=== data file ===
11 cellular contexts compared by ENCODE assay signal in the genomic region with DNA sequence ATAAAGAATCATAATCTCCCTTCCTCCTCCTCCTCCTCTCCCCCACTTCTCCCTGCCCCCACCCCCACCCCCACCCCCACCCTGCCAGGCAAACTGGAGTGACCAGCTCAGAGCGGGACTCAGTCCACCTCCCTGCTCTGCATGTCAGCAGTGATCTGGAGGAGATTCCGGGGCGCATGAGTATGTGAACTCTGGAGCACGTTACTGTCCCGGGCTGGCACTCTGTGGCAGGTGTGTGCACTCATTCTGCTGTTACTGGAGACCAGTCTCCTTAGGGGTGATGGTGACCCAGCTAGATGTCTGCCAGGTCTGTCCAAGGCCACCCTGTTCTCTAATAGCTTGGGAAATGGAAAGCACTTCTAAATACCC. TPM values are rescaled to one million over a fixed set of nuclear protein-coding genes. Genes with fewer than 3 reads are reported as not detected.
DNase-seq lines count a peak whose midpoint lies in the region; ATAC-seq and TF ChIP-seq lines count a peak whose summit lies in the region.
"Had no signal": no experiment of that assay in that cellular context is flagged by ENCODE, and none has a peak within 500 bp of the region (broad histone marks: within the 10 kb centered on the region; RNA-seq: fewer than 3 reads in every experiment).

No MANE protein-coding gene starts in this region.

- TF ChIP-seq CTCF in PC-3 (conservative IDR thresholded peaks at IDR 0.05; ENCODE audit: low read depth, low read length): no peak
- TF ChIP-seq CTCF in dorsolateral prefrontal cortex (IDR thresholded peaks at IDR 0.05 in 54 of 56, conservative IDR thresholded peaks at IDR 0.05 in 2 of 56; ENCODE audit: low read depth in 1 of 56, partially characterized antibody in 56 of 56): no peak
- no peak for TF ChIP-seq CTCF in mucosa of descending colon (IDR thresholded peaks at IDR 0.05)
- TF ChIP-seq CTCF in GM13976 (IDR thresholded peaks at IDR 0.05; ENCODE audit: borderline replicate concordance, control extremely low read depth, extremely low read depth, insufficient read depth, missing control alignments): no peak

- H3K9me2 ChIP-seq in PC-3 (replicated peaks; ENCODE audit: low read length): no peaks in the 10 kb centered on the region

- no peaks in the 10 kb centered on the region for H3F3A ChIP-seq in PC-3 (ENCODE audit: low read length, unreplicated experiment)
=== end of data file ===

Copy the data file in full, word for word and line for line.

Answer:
11 cellular contexts compared by ENCODE assay signal in the genomic region with DNA sequence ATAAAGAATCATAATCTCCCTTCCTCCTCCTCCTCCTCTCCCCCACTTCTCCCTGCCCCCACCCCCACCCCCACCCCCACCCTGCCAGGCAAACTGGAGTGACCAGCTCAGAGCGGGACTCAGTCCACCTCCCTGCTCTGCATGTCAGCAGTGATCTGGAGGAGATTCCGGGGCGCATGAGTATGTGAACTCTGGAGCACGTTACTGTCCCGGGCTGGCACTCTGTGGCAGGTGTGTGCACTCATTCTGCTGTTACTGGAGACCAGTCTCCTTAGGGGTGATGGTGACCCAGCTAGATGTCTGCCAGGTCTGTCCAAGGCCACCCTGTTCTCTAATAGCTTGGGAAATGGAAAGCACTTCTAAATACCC. TPM values are rescaled to one million over a fixed set of nuclear protein-coding genes. Genes with fewer than 3 reads are reported as not detected.
DNase-seq lines count a peak whose midpoint lies in the region; ATAC-seq and TF ChIP-seq lines count a peak whose summit lies in the region.
"Had no signal": no experiment of that assay in that cellular context is flagged by ENCODE, and none has a peak within 500 bp of the region (broad histone marks: within the 10 kb centered on the region; RNA-seq: fewer than 3 reads in every experiment).

No MANE protein-coding gene starts in this region.

- TF ChIP-seq CTCF in PC-3 (conservative IDR thresholded peaks at IDR 0.05; ENCODE audit: low read depth, low read length): no peak
- TF ChIP-seq CTCF in dorsolateral prefrontal cortex (IDR thresholded peaks at IDR 0.05 in 54 of 56, conservative IDR thresholded peaks at IDR 0.05 in 2 of 56; ENCODE audit: low read depth in 1 of 56, partially characterized antibody in 56 of 56): no peak
- no peak for TF ChIP-seq CTCF in mucosa of descending colon (IDR thresholded peaks at IDR 0.05)
- TF ChIP-seq CTCF in GM13976 (IDR thresholded peaks at IDR 0.05; ENCODE audit: borderline replicate concordance, control extremely low read depth, extremely low read depth, insufficient read depth, missing control alignments): no peak

- H3K9me2 ChIP-seq in PC-3 (replicated peaks; ENCODE audit: low read length): no peaks in the 10 kb centered on the region

- no peaks in the 10 kb centered on the region for H3F3A ChIP-seq in PC-3 (ENCODE audit: low read length, unreplicated experiment)